Ever since the new Sinestro title launched in April, the villain has been kicking butts and cleaning house as he took back leadership of the Sinestro Corps.
But the title's launch by writer Cullen Bunn and artist Dale Eaglesham also kicked butt on the sales chart, surprising critics and readers with its straight-forward stories about the title's antihero protagonist.
And coming in the fall — echoing what Green Lantern writer Robert Venditti told Newsarama yesterday — the Sinestro title will be involved in a "big" storyline that involves all the Lanterns.
But for now, the Sinestro title is introducing a new headquarters for the Yellow Lanterns and a new status quo for the title character. With last week's Sinestro #3, the title established Sinestro's daughter Soranik Natu as an ongoing cast member, while also introducing new characters and Corps members. As Sinestro has been trying to find the remnants of his home world's people, he's finding out that the Korugarians aren't exactly thankful for his efforts.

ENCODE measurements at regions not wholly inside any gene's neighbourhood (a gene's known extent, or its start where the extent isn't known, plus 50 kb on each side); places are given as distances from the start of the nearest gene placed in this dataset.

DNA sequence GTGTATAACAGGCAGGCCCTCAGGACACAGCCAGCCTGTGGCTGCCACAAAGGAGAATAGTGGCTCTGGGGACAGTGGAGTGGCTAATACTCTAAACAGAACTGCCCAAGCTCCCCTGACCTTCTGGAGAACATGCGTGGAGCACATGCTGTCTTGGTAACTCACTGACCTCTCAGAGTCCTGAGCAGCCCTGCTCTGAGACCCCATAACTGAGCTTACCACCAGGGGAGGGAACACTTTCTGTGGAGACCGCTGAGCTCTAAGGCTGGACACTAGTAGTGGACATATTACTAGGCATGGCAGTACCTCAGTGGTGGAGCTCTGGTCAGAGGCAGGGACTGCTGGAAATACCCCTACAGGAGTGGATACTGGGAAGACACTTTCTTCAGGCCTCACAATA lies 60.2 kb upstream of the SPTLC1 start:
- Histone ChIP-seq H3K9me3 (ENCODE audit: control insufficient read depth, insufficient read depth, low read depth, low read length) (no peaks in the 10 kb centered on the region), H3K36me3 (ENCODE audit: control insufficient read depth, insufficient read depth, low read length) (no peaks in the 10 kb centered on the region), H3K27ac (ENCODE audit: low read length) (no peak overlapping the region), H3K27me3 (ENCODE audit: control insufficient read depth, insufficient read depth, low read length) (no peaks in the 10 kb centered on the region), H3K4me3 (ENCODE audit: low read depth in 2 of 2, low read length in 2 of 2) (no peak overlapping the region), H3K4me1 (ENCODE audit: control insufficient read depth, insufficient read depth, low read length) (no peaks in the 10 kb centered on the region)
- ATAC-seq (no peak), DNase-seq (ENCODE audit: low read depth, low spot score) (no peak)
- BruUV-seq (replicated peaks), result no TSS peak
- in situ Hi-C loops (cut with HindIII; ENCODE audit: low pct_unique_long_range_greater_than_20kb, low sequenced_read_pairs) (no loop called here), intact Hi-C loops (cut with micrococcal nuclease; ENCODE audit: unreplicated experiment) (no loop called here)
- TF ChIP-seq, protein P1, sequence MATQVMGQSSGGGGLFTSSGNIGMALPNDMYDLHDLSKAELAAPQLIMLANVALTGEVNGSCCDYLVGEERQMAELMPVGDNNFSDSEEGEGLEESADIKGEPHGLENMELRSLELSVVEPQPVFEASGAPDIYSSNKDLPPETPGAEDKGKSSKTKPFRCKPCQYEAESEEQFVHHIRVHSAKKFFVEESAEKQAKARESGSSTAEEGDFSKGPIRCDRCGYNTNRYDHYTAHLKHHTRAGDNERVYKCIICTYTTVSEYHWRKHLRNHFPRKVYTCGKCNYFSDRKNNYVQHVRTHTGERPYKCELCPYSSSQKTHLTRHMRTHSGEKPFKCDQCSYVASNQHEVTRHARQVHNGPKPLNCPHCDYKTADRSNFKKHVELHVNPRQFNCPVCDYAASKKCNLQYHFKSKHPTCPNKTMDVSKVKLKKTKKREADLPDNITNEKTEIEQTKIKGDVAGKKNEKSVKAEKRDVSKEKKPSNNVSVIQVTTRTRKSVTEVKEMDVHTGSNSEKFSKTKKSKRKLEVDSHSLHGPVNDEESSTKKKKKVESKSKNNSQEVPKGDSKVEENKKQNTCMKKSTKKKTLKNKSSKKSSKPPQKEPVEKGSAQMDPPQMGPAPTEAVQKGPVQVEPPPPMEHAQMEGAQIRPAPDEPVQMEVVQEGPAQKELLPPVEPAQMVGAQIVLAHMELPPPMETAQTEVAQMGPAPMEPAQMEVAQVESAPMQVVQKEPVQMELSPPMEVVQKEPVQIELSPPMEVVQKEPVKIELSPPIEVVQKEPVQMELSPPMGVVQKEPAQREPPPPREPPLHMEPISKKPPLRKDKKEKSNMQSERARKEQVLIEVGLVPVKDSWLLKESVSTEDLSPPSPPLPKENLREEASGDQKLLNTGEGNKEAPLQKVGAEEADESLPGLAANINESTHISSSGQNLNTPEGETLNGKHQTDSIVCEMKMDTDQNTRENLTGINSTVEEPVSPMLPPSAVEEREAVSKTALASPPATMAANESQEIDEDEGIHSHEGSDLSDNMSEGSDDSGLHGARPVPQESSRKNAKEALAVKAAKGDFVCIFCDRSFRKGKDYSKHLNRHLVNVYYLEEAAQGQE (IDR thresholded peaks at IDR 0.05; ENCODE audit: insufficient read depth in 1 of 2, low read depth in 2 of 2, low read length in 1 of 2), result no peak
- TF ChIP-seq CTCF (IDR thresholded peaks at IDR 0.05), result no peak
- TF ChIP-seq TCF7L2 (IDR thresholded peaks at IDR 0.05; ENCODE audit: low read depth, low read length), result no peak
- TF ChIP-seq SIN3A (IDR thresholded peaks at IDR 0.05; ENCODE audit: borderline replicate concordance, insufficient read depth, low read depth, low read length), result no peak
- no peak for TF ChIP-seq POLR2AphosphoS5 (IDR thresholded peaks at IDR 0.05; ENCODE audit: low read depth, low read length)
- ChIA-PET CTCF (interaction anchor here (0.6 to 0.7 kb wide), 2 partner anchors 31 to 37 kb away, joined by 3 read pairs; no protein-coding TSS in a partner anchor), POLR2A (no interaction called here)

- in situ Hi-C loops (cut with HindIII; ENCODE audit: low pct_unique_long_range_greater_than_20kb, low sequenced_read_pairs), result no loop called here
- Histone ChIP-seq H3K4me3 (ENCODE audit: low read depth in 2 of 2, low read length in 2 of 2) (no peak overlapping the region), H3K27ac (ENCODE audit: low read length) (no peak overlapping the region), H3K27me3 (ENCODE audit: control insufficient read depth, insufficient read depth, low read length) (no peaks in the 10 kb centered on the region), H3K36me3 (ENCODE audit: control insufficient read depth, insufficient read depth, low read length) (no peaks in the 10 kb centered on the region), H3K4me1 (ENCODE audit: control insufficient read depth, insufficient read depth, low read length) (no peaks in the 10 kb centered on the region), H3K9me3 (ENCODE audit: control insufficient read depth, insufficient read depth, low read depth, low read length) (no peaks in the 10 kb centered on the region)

So what's next for Sinestro and the yellow corps? And might a love interest for Sinestro be in the mix? We talked to Bunn to find out more about the title.
Newsarama: Cullen, I'd like to start by discussing Soranik Natu. She decided, in this last issue, to stick around in the Sinestro title. What's motivating her to stay by her father's side?
Cullen Bunn: Soranik is motivated by her compassion for her people and her sworn duty as a physician. She wants to make sure that her people are cared for when Sinestro and his brigade rescue them, and she doesn’t want to see her father return to his despotic rule. There might be a part of her that wants to see her father redeemed, but she’d never admit that.
Nrama: I think there's a part of all of us that would like to see that. But how would you describe the character of Soranik right now? And why does she appeal to you as a writer, besides her obvious potential as Sinestro's daughter?
Bunn: One of the reasons I like the idea of Soranik joining the cast is that she is the voice of reason, the voice of “good”, and the reader’s window into a group of “evil” characters. I want readers to be able to understand Sinestro’s motivation, but I don’t want them to get too comfortable with his behavior. Soranik gives us a character that is a little easier to relate with.
And, yeah, she’s spunky and can stick up for herself in the face of Arkillo and Lyssa and even her father. What’s not to like?
Read the full interview here.